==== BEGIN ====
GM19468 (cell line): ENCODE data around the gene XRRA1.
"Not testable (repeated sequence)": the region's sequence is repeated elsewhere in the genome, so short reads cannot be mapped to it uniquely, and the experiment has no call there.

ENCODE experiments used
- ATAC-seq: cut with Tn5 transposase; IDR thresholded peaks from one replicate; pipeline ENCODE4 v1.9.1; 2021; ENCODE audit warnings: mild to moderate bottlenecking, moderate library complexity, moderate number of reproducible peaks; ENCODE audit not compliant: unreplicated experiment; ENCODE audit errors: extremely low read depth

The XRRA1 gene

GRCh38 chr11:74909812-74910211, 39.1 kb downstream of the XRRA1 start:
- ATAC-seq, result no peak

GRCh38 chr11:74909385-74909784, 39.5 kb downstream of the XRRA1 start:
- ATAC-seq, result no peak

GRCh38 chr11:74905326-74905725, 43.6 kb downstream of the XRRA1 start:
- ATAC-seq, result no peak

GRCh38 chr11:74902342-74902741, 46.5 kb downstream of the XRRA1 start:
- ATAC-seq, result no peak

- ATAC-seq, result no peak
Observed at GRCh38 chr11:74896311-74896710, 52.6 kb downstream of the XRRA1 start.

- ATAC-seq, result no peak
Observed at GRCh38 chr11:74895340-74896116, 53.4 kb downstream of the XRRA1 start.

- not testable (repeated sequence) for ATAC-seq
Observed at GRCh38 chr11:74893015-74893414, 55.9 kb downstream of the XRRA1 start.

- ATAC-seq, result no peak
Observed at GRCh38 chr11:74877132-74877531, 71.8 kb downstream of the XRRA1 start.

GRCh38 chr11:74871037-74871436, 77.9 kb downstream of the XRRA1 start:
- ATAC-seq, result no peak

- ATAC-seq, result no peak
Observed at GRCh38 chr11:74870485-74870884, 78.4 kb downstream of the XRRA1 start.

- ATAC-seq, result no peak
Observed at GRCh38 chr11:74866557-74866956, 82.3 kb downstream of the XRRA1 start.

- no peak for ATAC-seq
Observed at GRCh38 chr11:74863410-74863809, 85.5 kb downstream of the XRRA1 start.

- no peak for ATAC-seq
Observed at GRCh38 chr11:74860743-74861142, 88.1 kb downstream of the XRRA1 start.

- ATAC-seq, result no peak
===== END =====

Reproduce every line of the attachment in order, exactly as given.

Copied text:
GM19468 (cell line): ENCODE data around the gene XRRA1.
"Not testable (repeated sequence)": the region's sequence is repeated elsewhere in the genome, so short reads cannot be mapped to it uniquely, and the experiment has no call there.

ENCODE experiments used
- ATAC-seq: cut with Tn5 transposase; IDR thresholded peaks from one replicate; pipeline ENCODE4 v1.9.1; 2021; ENCODE audit warnings: mild to moderate bottlenecking, moderate library complexity, moderate number of reproducible peaks; ENCODE audit not compliant: unreplicated experiment; ENCODE audit errors: extremely low read depth

The XRRA1 gene

GRCh38 chr11:74909812-74910211, 39.1 kb downstream of the XRRA1 start:
- ATAC-seq, result no peak

GRCh38 chr11:74909385-74909784, 39.5 kb downstream of the XRRA1 start:
- ATAC-seq, result no peak

GRCh38 chr11:74905326-74905725, 43.6 kb downstream of the XRRA1 start:
- ATAC-seq, result no peak

GRCh38 chr11:74902342-74902741, 46.5 kb downstream of the XRRA1 start:
- ATAC-seq, result no peak

- ATAC-seq, result no peak
Observed at GRCh38 chr11:74896311-74896710, 52.6 kb downstream of the XRRA1 start.

- ATAC-seq, result no peak
Observed at GRCh38 chr11:74895340-74896116, 53.4 kb downstream of the XRRA1 start.

- not testable (repeated sequence) for ATAC-seq
Observed at GRCh38 chr11:74893015-74893414, 55.9 kb downstream of the XRRA1 start.

- ATAC-seq, result no peak
Observed at GRCh38 chr11:74877132-74877531, 71.8 kb downstream of the XRRA1 start.

GRCh38 chr11:74871037-74871436, 77.9 kb downstream of the XRRA1 start:
- ATAC-seq, result no peak

- ATAC-seq, result no peak
Observed at GRCh38 chr11:74870485-74870884, 78.4 kb downstream of the XRRA1 start.

- ATAC-seq, result no peak
Observed at GRCh38 chr11:74866557-74866956, 82.3 kb downstream of the XRRA1 start.

- no peak for ATAC-seq
Observed at GRCh38 chr11:74863410-74863809, 85.5 kb downstream of the XRRA1 start.

- no peak for ATAC-seq
Observed at GRCh38 chr11:74860743-74861142, 88.1 kb downstream of the XRRA1 start.

- ATAC-seq, result no peak